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More than 120 businesses across Mull and Iona have called on the Scottish Government not to ‘isolate’ them in the recovery from coronavirus.
In a letter signed by business owners in tourism, food, construction and farming, the message is that the islands face ‘unique’ challenges as Scotland moves forward.
Joe Reade, owner of the Island Bakery at Tobermory, stressed that the letter should not be interpreted as either a call to reopen the islands immediately, or any criticism of the government’s approach.
Businesses, said Mr Reade, simply wanted to provide ministers with a ‘good, balanced, unified and coherent’ message as the country’s ‘route-map to recovery’ moves up the national agenda.
The letter to Argyll and Bute MSP Michael Russell, said: ‘Island communities pose unique added complications in the face of a challenge such as COVID-19, but do offer the opportunity to verify controls at our ferry access points.
‘However, it is unrealistic to consider long-term isolation as a viable strategy. The damage already done to the island economy since March will pale into insignificance if economic activity remains stagnant.’
An estimated 250,000 visitors head to Mull, generally between March and October, with tourism its largest sector and employer.
Businesses there have backed the government’s ‘test, trace, isolate and support’ strategy.
But the letter added: ‘What we strongly reject is a long-term isolation policy that differs from the general, science-based, trajectory of the rest of Scotland. Given clear unified rules from Edinburgh, we are sure that we will find the practical means to apply them in our own workplaces and public spaces. We are all in this together.’
Iona, which requires a two ferry, three-hour journey from the mainland and is accessed via Mull, has 170 year-round residents and attracts at least 125,000 visitors per year, according to CalMac figures.
Iona Community Council has told the government that COVID-19 ‘confronts’ many businesses with 17-months of closure from winter 2019-20 to the end of winter 2020-21 – hitting many when they were already at their lowest financial point.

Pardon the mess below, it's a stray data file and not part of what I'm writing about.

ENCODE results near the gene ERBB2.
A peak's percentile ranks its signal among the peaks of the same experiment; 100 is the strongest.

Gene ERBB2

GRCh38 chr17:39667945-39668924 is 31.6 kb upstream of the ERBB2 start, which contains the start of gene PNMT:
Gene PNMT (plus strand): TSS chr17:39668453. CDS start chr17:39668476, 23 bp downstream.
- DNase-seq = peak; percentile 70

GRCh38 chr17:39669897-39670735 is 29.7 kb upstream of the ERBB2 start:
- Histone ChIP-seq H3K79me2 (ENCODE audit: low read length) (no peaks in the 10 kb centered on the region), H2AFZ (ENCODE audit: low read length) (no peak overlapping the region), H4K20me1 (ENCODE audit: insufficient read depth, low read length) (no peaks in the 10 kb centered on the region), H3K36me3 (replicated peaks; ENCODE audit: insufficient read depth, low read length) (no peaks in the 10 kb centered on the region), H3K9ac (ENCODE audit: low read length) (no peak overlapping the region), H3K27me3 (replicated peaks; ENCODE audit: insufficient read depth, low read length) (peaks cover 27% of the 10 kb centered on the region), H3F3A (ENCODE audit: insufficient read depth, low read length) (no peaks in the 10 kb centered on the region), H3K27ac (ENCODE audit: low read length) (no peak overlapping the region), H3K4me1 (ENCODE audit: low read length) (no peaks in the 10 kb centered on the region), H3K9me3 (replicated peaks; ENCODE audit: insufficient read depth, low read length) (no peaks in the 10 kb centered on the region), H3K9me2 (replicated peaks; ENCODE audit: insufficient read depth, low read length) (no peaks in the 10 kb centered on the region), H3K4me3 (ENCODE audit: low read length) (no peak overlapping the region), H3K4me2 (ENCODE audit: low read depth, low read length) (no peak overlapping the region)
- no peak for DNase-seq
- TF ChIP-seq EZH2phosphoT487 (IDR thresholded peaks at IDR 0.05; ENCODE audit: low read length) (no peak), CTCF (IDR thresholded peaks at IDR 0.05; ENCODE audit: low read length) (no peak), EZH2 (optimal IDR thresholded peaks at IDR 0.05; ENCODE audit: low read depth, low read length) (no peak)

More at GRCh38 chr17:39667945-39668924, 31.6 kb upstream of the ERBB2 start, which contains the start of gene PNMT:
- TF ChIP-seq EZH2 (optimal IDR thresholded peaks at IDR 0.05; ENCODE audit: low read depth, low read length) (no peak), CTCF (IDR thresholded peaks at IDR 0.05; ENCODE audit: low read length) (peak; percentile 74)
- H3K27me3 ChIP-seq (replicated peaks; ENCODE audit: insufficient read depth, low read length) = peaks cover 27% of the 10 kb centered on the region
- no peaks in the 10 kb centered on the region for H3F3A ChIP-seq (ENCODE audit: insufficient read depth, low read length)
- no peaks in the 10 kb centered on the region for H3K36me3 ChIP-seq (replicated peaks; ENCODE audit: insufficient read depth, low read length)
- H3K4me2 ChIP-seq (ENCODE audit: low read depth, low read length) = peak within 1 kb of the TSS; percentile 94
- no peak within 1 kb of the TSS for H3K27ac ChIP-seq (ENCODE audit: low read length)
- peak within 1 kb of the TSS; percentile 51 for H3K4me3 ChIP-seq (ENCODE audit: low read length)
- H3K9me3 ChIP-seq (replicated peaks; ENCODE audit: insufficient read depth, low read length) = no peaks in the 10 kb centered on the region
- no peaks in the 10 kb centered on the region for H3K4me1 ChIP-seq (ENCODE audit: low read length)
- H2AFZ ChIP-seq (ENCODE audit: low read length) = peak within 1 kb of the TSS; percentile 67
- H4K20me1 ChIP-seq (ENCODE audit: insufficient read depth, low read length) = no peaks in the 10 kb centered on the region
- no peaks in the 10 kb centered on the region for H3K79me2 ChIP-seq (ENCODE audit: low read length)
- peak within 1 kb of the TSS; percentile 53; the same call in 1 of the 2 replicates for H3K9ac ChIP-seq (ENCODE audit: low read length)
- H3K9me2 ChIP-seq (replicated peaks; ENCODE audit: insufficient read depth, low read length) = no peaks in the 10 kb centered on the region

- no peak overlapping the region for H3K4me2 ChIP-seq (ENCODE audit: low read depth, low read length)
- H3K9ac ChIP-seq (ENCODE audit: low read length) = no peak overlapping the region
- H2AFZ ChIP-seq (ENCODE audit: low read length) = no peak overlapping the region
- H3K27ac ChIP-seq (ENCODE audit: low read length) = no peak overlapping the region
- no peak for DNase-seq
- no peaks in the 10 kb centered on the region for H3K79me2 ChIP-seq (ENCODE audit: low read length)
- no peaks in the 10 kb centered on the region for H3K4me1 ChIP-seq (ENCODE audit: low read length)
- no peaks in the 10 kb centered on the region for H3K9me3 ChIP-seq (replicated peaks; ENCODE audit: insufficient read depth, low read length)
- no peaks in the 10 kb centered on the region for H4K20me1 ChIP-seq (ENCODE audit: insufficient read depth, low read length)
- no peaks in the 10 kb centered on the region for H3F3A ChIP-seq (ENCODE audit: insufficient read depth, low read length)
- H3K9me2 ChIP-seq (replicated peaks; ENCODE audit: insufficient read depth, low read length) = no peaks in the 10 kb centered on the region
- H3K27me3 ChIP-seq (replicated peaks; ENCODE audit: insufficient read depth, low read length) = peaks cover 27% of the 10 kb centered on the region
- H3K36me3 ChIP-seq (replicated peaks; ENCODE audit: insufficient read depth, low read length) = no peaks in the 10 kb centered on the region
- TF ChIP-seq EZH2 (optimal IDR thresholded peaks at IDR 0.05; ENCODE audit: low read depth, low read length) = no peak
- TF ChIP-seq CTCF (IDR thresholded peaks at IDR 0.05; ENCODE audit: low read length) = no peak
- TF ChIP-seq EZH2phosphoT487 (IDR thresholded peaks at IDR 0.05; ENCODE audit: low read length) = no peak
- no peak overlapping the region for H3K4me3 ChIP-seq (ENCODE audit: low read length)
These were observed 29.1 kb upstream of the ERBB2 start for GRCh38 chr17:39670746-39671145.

Dr Shiona Rhuemann, of Iona Community Council, said: ‘Our core position is that Iona has to be in lockstep with – not isolation from – the mainland as we carefully navigate our way forward out of lockdown guided by the best available technical expertise, which is clearly at the national level.
‘Iona is deeply integrated with the mainland, including our high school children being educated in Oban, and they must stay in step with their peers, not fall behind them.
‘We need to proceed with the mainland – not isolated from it – in adjusting to an open-ended crisis and a long haul, in protecting our children’s education, our community initiatives such as the village hall project, our businesses, and our community wellbeing.’
Mr Russell said he agreed that a ‘careful, science-led’ approach was needed and pointed to the recently-published government route-map as setting out the way forward.
Mr Russell said in his reply: ‘I can assure you that the position of all the islands in my constituency is something I bring to the attention of my colleagues on a frequent basis and I am – as you know – very aware of the strong views on Mull about these matters and the desire to ensure that there is an orderly, safe and successful process being followed which allows the island to recover strongly, along with the rest of Scotland, from this unprecedented crisis.’